Last weekend, my local public-radio station ran a 2009 interview with Don Sobol, author of the Encyclopedia Brown series. Sobol talked about his 10-year-old mystery-solving main character and said that one of his most important tasks was making a really smart kid likeable to his readers. That caught my attention because I am constantly on the prowl for strategies to help really smart grownups be likeable.
Those of us who work in higher education have the opportunity to interact with a fair number of people who seem to think that being smart always trumps being congenial. For the most part, they do not mean to be unlikeable; it just doesn’t occur to them to make an effort to be pleasant. Their often standoffish or surly behavior prompts others to avoid them, which creates a nasty and perpetual cycle. “They are rude to me, so I have no choice but to rude to them.” I find this sad, but I can’t exactly ring them up and suggest they take a course on emotional intelligence, hire an executive coach, or start taking nice pills. But when someone asks for my advice, well, then I get an opportunity to have an important conversation -- like the one I one had with one of my former graduate students when she called to ask for career advice.
She was ready to leave her current job, but was finding it hard to find a new one. Her experience and talent were not in question, so why did she keep getting interviews but no job offers? The answer, I feared, was that people found her insufferable. Because the constant rejection had compromised her usual high degree of self-confidence, I decided it would be a bad idea to ask her if she had considered being less of an annoying know-it-all. Instead, I took an indirect route. “How do you think people perceive you?” I asked.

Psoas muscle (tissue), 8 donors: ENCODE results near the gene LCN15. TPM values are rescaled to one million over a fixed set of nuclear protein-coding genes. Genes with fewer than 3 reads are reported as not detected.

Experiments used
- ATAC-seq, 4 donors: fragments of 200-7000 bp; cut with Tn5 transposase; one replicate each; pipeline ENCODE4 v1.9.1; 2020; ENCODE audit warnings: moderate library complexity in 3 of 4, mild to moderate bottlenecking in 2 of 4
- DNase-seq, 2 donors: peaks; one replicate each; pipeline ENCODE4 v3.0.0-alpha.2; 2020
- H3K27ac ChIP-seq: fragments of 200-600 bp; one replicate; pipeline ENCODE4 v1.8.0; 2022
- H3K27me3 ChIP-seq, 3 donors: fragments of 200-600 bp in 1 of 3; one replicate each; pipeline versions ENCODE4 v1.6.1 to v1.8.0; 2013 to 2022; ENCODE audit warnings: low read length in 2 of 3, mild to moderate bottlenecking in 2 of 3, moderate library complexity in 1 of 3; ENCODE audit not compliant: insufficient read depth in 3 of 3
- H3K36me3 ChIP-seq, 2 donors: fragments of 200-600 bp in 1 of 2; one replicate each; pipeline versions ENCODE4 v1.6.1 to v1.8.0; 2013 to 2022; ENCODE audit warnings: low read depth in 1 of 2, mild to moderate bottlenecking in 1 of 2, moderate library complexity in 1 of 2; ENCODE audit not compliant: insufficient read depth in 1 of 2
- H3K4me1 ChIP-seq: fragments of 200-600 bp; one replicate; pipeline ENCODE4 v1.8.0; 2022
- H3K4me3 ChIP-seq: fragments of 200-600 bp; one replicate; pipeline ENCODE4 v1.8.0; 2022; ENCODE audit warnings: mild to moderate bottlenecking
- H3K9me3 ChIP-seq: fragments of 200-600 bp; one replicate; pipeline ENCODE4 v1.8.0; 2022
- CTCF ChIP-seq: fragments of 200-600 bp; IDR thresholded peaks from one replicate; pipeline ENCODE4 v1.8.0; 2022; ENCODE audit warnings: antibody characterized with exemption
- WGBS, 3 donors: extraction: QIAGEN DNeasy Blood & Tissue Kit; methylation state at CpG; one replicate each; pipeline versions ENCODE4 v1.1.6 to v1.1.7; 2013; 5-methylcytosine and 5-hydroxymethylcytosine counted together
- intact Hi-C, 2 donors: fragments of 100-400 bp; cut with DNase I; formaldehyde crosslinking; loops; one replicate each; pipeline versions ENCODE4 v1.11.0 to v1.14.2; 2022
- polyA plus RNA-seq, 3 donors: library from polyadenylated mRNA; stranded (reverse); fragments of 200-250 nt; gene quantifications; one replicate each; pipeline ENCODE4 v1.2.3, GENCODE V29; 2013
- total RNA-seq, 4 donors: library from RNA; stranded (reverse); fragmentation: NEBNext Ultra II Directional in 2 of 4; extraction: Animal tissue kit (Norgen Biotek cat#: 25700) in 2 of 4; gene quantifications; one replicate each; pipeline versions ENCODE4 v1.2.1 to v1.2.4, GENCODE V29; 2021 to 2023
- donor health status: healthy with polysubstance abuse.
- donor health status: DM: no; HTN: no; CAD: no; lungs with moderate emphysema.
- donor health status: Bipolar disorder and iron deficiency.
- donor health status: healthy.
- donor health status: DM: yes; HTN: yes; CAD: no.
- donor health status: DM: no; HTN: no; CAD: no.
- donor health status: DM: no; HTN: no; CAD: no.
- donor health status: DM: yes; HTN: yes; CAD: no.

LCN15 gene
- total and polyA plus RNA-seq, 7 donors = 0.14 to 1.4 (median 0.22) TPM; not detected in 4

Without having to consider her response, she blurted, “They would say I am spot on in my analysis, efficient, and generally the strongest member of any group. I am, hands down, the most intelligent. No question.”
“So, do you have any friends at work?” I inquired next.
“Friends? No, of course not. Those people are really not friend material,” she replied.
“You know,” I countered, “that might actually be a problem for you.” This led us into an interesting conversation about the importance of letting others discover your brilliance rather than offering daily reminders about it, and the power of making a game out of being kind when such behavior doesn’t feel natural. “Fake nice can actually work,” I explained. “At the very least, quit complaining about how stupid your colleagues are.”
“But I am not trying to be liked, I am trying to get things done,” she responded.
“Think of what you could accomplish if people actually wanted to help you,” I replied.
What advice have you given to students or colleagues who delight in making others feel small? Have you seen excessive arrogance hold people back? Do you have any tips for gently increasing self-awareness in others? Do you ever engage in fake niceness in order to get things done?